I’m interested in writing a violent history of the mid-century passage that does justice to the unprecedented nature of the interwar armament race and the unprecedented stakes in the mid-century struggle; one that does not get stuck in victims’ point-of-view (a risk that comes with the terrain in writing a violent history); one that treats the victors and the vanquished symmetrically (not ethically but analytically). Organized massive violence at mid-century is not limited to the eastern front; although that it where its most extreme version obtained in earnest. I want to focus on how the specter of total war pulls the war-strategy of insurgents and defenders alike inexorably towards the annihilation of the adversary’s civilian population. Not just National Socialist Germany, the communist great power and Imperial Japan, but also the Anglo-Saxon powers.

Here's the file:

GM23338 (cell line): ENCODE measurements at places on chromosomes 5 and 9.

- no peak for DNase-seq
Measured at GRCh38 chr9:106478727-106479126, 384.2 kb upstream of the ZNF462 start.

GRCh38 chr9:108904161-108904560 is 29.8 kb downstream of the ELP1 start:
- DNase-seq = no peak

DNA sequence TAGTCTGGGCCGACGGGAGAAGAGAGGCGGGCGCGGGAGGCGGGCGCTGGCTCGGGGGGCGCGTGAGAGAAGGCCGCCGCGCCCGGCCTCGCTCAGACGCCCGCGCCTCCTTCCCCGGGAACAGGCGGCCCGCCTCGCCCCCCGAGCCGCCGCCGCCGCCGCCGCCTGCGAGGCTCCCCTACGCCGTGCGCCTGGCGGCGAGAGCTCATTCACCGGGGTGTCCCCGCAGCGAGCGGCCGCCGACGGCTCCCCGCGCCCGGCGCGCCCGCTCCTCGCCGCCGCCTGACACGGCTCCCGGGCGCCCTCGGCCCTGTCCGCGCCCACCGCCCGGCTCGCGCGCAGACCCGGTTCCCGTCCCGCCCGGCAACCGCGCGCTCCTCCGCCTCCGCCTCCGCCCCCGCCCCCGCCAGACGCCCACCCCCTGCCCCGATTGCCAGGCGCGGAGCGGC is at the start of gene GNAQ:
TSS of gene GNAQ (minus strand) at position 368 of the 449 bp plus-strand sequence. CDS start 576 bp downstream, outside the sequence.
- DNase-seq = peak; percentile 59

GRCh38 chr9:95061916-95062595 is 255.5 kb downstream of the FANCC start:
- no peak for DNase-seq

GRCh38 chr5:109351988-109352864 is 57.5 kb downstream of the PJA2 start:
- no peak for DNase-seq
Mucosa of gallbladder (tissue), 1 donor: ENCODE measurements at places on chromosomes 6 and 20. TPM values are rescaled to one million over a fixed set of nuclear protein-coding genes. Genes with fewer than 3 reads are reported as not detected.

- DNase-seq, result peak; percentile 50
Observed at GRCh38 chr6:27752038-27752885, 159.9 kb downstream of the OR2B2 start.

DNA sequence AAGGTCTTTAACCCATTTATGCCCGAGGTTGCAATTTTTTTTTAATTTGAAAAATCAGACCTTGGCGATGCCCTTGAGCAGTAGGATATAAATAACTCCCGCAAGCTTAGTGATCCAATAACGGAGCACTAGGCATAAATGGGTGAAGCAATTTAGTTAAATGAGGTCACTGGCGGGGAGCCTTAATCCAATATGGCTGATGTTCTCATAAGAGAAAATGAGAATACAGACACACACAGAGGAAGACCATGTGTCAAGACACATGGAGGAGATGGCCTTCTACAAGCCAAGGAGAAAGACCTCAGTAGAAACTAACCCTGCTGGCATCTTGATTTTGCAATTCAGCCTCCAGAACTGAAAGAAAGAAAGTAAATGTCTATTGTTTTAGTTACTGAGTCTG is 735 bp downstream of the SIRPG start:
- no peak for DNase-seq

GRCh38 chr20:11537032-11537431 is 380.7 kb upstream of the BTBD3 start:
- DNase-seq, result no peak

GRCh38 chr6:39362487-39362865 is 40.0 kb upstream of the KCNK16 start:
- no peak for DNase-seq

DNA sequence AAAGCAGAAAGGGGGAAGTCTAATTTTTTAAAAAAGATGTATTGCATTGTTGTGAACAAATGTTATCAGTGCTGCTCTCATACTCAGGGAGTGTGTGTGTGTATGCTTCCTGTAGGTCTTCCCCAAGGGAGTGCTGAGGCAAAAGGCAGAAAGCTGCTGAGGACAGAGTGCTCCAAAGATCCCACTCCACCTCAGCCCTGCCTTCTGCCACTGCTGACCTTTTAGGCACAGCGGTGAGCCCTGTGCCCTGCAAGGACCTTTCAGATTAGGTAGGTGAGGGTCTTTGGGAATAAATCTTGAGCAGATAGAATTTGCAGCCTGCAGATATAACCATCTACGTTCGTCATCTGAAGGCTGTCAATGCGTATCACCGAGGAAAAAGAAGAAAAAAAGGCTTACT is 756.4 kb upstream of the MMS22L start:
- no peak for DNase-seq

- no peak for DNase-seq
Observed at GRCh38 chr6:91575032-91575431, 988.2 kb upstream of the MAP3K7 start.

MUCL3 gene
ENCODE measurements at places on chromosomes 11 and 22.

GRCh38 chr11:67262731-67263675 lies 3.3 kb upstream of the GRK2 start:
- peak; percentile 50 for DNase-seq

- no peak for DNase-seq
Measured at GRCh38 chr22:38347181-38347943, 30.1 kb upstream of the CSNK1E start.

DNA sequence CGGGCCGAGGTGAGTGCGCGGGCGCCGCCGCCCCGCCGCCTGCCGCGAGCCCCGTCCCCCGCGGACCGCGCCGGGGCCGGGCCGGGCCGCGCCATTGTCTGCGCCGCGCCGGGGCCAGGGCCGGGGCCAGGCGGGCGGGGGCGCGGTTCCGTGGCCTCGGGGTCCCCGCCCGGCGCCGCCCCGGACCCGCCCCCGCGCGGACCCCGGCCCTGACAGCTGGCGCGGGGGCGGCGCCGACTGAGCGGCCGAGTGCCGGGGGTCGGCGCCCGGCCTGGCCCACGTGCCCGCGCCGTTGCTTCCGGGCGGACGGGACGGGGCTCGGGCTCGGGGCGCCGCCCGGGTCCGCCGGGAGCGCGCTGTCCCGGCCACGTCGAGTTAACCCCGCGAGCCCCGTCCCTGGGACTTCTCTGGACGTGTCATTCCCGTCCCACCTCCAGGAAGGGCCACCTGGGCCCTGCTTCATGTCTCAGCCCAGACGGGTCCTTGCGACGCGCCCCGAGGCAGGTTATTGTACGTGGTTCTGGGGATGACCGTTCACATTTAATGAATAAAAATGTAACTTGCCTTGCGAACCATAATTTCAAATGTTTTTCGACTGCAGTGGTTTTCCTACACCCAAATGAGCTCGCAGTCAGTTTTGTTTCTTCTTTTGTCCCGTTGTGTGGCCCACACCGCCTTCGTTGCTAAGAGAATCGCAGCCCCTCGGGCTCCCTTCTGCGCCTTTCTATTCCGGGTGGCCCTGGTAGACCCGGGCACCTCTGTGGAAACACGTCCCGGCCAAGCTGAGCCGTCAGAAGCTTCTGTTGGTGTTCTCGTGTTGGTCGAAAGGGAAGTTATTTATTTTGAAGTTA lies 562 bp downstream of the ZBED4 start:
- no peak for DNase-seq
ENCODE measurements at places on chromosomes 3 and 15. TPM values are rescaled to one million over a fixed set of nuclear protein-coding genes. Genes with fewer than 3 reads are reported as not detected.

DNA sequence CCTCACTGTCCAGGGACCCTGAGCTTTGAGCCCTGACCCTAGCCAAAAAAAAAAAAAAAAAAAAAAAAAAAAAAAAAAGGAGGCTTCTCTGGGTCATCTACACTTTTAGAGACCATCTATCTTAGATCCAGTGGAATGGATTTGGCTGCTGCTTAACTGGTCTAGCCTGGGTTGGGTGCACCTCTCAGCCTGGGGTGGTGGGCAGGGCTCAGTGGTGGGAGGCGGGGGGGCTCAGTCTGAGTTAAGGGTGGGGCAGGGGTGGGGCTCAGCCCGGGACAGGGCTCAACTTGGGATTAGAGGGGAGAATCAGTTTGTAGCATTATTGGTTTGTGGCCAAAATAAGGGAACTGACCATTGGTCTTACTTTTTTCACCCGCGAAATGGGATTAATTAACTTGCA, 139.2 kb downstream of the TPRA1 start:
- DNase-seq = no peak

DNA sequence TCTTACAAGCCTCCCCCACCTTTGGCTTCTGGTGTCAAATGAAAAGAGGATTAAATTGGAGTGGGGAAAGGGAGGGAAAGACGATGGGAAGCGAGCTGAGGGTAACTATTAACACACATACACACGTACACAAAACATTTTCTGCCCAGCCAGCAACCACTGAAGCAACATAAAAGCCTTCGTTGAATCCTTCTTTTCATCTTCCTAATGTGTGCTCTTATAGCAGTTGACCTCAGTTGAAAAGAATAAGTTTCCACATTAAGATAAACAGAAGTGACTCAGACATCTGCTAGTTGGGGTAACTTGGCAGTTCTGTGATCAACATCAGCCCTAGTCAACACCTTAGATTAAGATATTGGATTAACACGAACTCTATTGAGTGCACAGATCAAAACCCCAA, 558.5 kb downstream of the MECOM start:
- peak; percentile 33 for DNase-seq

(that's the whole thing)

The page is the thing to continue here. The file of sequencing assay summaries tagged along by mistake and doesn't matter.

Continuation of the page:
As Adam Tooze has emphasized, the demands of total war compelled the insurgent powers to mobilize their entire societies for war precisely because of Anglo-Saxon geopolitical supremacy. To paraphrase Adam, it was a compliment to the massive fist concealed behind the velvet glove of the liberal democratic discourse. Nicholas Mulder has studied the understanding and deployment of the economic weapon whose only logical target was the entire body-politic of the adversary. This was no coincidence for Anglo-Saxon warfighting strategy at mid-century also went all-in on strategic bombing. Unlimited bombardment of the adversary’s population was expected to undermine the adversary’s will to resist. That was the Anglo-Saxon formula for winning wars even after its failures became manifest in World War II. That’s how we got to the Strategic Air Command. It was an integral component of what David Edgerton calls the ‘liberal-democratic way of war.’